Author + information
- Received October 16, 2017
- Accepted October 19, 2017
- Published online October 30, 2017.
- Jan Baan Jr., MD, PhD1,∗ (, )
- Bimmer E. Claessen, MD, PhD1,
- Kirsten Boerlage-van Dijk, MD, PhD2,
- Jeroen Vendrik, MD1,
- René J. van der Schaaf, MD, PhD2,
- Martijn Meuwissen, MD, PhD3,
- Niels van Royen, MD, PhD4,
- A. T. Marcel Gosselink, MD, PhD5,
- Marleen H. van Wely, MD6,
- Atilla Dirkali, MD7,
- E. Karin Arkenbout, MD, PhD8,
- Robbert J. de Winter, MD, PhD1,
- Karel T. Koch, MD, PhD1,
- Krischan D. Sjauw, MD, PhD1,
- Marcel A. Beijk, MD, PhD1,
- M. Marije Vis, MD, PhD1,
- Joanna J. Wykrzykowska, MD, PhD1,
- Jan. J. Piek, MD, PhD1,
- Jan G.P. Tijssen, PhD1 and
- José P.S. Henriques, MD, PhD1
- 1Academic Medical Center - University of Amsterdam, Amsterdam, The Netherlands
- 2Onze Lieve Vrouwe Gasthuis, Amsterdam, The Netherlands
- 3Amphia Ziekenhuis, Breda, The Netherlands
- 4Vrije Universiteit Medical Center, Amsterdam, The Netherlands
- 5Isala Klinieken, Zwolle, The Netherlands
- 6Radboud University, Nijmegen, The Netherlands
- 7Albert Schweitzer ziekenhuis, Dordrecht, The Netherlands
- 8Tergooi Ziekenhuis, Blaricum, The Netherlands
- ↵∗Correspondence to: Jan Baan Jr, MD, PhD Department of Cardiology B2-115 Academic Medical Center – University of Amsterdam Meibergdreef 9 1105 AZ Amsterdam, The Netherlands Phone: +31-20-5669111 Fax: +31-20-6962609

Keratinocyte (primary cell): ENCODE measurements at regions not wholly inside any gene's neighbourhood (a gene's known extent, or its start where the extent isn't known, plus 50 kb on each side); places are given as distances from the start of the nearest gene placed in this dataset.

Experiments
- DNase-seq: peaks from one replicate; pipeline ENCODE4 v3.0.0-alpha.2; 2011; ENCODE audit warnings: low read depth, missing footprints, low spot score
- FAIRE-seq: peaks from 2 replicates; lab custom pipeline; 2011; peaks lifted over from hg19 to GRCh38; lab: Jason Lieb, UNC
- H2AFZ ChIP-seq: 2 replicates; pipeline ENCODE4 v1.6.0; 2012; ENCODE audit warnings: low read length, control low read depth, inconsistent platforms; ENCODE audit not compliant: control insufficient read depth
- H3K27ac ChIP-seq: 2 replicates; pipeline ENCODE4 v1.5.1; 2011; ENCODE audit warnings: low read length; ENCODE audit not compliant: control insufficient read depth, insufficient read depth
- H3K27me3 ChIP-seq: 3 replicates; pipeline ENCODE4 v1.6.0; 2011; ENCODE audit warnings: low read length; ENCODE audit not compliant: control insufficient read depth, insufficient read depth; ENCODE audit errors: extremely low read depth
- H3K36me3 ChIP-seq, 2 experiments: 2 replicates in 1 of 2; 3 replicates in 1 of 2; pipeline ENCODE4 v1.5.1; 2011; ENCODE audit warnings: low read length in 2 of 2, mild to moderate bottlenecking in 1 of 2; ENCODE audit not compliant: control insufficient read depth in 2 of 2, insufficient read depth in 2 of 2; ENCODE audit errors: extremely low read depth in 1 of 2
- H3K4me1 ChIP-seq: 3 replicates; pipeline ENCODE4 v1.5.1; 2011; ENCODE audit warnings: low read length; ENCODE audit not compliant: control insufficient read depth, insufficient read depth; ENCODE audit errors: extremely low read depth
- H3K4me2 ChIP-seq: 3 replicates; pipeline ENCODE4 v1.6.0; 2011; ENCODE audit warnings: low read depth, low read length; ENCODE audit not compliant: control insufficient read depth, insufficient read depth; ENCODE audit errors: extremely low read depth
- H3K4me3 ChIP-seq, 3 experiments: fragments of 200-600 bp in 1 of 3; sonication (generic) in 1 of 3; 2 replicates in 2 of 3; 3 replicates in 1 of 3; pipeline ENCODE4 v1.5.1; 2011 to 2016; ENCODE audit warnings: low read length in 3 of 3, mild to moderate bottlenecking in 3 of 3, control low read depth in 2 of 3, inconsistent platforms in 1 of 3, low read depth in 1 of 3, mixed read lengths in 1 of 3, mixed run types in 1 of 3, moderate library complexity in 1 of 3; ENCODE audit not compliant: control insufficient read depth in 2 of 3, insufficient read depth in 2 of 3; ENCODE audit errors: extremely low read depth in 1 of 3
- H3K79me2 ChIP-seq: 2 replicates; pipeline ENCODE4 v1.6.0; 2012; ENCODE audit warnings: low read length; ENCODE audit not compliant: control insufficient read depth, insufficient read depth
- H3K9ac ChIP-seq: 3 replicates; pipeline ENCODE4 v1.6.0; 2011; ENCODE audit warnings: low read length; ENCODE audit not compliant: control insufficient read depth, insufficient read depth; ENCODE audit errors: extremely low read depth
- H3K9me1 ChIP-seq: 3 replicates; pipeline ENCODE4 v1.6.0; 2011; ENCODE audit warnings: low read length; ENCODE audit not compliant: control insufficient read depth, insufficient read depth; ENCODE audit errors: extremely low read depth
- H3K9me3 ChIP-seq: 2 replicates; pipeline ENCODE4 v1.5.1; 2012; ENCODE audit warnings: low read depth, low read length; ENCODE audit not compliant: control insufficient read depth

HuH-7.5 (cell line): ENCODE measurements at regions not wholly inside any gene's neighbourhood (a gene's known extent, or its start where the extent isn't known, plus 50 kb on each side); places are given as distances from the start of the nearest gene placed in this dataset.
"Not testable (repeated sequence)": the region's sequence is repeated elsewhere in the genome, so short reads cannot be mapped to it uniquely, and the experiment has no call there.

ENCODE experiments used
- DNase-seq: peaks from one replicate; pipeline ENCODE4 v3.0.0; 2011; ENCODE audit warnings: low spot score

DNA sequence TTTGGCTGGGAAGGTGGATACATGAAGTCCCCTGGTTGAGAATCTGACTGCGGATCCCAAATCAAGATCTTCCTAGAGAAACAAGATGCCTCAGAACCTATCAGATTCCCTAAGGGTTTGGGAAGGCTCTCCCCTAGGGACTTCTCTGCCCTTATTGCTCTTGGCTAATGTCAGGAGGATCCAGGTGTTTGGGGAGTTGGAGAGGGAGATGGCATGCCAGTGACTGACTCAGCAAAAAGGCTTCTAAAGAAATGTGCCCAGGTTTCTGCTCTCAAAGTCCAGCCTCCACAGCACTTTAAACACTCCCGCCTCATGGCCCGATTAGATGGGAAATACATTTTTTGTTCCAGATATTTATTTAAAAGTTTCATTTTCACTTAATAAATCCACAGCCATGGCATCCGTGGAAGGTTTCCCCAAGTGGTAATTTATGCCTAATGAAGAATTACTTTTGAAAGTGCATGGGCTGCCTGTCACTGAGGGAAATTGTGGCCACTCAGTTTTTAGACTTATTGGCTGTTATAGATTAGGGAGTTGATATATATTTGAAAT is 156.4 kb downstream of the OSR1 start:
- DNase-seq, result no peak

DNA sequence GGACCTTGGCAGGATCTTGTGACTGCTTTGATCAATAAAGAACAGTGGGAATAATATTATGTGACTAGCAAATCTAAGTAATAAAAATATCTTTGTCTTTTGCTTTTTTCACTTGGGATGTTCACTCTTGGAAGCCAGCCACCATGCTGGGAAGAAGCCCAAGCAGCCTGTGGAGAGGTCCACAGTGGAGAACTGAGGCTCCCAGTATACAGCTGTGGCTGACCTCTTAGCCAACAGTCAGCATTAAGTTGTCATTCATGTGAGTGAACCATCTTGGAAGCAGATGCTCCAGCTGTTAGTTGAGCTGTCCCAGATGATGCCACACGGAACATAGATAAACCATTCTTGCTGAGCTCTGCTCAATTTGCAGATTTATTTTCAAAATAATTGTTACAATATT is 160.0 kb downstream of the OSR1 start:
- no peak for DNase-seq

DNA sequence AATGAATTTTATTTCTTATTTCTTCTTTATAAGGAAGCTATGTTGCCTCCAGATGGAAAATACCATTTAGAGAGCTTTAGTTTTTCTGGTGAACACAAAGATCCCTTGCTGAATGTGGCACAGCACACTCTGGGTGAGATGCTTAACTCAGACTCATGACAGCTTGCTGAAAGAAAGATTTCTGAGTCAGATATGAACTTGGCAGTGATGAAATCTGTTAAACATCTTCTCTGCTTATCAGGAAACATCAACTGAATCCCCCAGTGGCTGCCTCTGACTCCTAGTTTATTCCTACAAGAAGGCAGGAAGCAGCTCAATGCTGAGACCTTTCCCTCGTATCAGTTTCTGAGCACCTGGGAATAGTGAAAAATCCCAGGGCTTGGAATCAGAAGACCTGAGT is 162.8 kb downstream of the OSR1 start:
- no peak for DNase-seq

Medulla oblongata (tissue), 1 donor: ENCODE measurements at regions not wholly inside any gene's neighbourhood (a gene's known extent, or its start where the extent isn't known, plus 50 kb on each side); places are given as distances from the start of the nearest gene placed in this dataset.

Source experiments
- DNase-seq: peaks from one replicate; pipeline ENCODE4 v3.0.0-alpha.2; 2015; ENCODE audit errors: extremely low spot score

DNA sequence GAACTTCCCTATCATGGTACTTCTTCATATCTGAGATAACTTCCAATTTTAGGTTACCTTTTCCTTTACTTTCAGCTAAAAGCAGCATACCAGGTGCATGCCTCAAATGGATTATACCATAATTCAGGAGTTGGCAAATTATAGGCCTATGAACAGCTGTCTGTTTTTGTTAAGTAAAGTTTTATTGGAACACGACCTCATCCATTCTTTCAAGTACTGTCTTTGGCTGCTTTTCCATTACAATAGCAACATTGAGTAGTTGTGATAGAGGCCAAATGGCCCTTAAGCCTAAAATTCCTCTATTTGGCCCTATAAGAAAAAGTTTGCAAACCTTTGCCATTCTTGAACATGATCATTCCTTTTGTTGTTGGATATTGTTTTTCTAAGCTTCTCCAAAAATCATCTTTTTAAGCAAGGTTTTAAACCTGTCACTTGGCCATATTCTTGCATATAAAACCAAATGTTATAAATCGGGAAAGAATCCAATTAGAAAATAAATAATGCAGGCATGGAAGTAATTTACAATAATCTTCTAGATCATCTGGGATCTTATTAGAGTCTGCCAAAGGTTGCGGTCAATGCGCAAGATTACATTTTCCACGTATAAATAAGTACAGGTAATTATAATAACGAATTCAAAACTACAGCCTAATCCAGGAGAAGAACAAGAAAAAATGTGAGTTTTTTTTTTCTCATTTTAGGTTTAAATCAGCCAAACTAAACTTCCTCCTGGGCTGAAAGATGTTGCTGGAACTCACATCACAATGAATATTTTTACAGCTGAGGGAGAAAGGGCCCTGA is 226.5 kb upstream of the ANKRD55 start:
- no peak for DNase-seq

Background The treatment of in-stent restenosis (ISR) remains challenging in contemporary clinical practice.
Objectives To evaluate the relative performance of a drug-eluting balloon (DEB) and a drug-eluting stent (DES) in patients with any (bare metal or drug-eluting stent) ISR.
Methods In a multicenter randomized non-inferiority trial, patients with any ISR were randomly allocated in a 1:1 fashion to treatment with a DEB (SeQuent Please paclitaxel-eluting balloon, BBraun Melsungen, Germany), or a DES (XIENCE everolimus-eluting stent, Abbott Vascular, Santa Clara, CA). The primary endpoint was non-inferiority in terms of in-segment minimal lumen diameter (MLD) at 6-month angiographic follow-up. Secondary endpoints included angiographic parameters at 6 months and clinical follow-up up to 12 months.
Results A total of 278 patients of whom 56% had DES-ISR were randomized at 8 sites to treatment with DEB (n=141) or DES (n=137). As compared with DEB, DES was associated with larger MLD and lower % stenosis immediately post-procedure (1.84±0.46 vs 1.72±0.35, p=0.018 and 26±10% vs. 30±10%, p=0.03). Angiographic follow up was completed at 196±53 days in 79% of patients. With respect to the primary endpoint of in-segment MLD at 6 months, DEB was non-inferior to DES (DEB 1.71±0.51mm vs. DES 1.74±0.61mm, p noninferiority <0.0001). Target vessel revascularization at 12-month follow-up was similar in both groups (DES 7.1% vs DEB 8.8%, p=0.65).
Conclusions In patients with ISR, treatment with DEB was non-inferior compared with DES in terms of 6-month MLD. There were no differences in clinical endpoints, including target vessel revascularization up to 12 months. Therefore, use of a DEB is an attractive treatment option for in-stent restenosis withholding the need for additional stent implantation.
Dr. Baan has received an unrestricted research grant from BBraun and Abbott Vascular
Dr. Piek is a member of the medical advisory board for Abbott Vascular
Dr. Henriques received an unrestricted research grant from BBraun
Remaining authors have no conflicts of interest to disclose
- Received October 16, 2017.
- Accepted October 19, 2017.
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